Originally—in earlier drafts of the story—I focused on the logistics of how a vampire family could go to the beach. I had Fang running science experiments, trying to create a strong sunscreen in order to convince his parents that a beach vacation would be safe. After receiving feedback from my critique partners, I shifted focus to this strong desire Fang has to build sandcastles, snorkel, and surf, instead of thinking about the technicalities. Since my writing style is so focused on humor, I sometimes struggle with emotional arcs and adding in those layers of heart. Once I realized that Fang’s desire to go to the beach could be more comical than tragic, something really clicked. His character developed from there.

📚How might children relate to Fang?

I hope that, from reading Fang’s story, children can see that it’s okay to be different from everyone else—even people in your own family. If you want to wear a tropical print cape, go for it! In my experience, people are happiest being true to themselves.

I also hope that kids might be encouraged to try new things—even things that might feel a little scary. Like those rappelling adventures I talked about earlier, it can be anxiety-producing to try something you’ve never done before, but it can also be so rewarding.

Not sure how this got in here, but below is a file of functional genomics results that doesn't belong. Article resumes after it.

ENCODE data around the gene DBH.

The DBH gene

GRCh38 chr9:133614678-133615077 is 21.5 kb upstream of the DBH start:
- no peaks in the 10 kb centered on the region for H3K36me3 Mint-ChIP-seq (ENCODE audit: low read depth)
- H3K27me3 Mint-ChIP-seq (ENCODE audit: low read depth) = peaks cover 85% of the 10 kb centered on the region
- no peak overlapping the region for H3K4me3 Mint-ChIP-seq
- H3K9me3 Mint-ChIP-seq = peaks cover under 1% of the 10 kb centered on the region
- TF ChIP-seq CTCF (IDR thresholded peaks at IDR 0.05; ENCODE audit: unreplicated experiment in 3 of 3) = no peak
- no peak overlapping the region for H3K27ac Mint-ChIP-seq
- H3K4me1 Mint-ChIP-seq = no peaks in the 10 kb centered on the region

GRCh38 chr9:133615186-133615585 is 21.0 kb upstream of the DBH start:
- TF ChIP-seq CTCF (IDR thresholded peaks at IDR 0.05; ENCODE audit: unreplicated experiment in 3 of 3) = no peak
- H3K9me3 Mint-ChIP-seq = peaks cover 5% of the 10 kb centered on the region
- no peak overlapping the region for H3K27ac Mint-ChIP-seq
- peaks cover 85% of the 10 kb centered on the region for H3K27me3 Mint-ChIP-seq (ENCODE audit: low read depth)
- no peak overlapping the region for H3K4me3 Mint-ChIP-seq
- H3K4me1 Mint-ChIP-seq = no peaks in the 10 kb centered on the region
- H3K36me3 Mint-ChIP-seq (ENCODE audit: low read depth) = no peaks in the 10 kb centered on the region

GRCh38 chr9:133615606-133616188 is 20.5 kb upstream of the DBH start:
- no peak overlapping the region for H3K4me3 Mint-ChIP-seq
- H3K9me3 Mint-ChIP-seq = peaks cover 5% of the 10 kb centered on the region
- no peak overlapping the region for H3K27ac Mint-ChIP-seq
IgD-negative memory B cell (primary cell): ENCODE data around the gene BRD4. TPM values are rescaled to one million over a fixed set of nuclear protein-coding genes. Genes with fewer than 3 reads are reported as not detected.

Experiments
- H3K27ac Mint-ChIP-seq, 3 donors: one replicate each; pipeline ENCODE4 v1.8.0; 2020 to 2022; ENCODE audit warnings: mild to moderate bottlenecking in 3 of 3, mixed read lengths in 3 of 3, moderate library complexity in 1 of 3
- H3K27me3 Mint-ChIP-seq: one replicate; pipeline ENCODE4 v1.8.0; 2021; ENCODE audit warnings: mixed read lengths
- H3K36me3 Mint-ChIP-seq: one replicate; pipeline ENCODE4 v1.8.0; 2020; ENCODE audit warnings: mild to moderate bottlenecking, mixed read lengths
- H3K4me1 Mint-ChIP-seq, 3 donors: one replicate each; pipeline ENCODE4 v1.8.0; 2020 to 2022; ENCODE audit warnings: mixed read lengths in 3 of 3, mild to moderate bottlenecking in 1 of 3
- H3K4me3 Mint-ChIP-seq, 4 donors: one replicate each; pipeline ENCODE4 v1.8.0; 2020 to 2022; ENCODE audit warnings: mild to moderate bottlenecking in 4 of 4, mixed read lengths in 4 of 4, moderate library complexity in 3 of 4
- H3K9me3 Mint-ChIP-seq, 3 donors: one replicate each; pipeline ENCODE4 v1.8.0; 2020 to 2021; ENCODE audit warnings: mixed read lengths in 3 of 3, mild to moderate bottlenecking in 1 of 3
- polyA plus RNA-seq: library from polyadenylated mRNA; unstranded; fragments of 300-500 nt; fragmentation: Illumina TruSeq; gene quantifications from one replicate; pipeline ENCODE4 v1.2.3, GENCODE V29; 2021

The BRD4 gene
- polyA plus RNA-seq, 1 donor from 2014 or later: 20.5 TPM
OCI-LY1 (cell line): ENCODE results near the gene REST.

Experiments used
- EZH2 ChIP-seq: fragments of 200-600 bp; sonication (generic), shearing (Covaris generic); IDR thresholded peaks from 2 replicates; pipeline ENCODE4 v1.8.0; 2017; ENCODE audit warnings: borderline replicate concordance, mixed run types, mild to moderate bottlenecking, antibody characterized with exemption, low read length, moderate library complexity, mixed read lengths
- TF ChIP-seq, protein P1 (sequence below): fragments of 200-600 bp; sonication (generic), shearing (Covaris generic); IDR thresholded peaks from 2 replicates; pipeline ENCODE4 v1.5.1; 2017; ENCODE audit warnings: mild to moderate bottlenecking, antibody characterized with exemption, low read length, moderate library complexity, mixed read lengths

📚The concept of Vampires vacationing on a beach is very creative. What inspired this creative idea? What advice do you have for writers who are trying to spark creative ideas of their own? 

My brainstorming process focuses a lot on coming up with good hooks. I’m trying to think of commercial concepts for picture books that will sell to Big 5 publishers and give readers browsing in a bookstore an idea of what the book is about just by reading the title.

VAMPIRE VACATION is a bit of an outlier for me in that I actually didn’t come up with the title first. I read a brilliant blog post (by Jen Betton) about characters with inherent conflict, so I started brainstorming characters who, if placed in a particular situation, would automatically be in some sort of peril. A vampire visiting a sunshine-y beach came to mind, and the rest is history!

For writers who are trying to spark ideas, the best advice I can give is to play around with titles. Personally, I love titles that play with words or put a new spin on a familiar concept. One of my forthcoming books that serves as a good example is Duck, Duck, Taco Truck, which will be out from Doubleday in 2024.

Some other examples of titles I find absolutely brilliant include:

·       Bearplane!, written by Deborah Underwood and illustrated by Sam Wedelich (Dial, May 2022)

·       Sheepwrecked, written and illustrated by Ashley Belote (coming from Random House in summer 2024)

·       Not Quite Snow White and its sequel, Better Together Cinderella, written by Ashley Franklin and illustrated by Ebony Glenn (HarperCollins, 2019 and 2021, respectively)

·       Ronan the Librarian, written by Tara Luebbe and Becky Cattie and illustrated by Victoria Maderna (Roaring Brook Press, 2020)

The TLDR version of my advice is: study titles of recently-published picture books and/or read through the weekly Publishers Weekly Rights Report to see what works!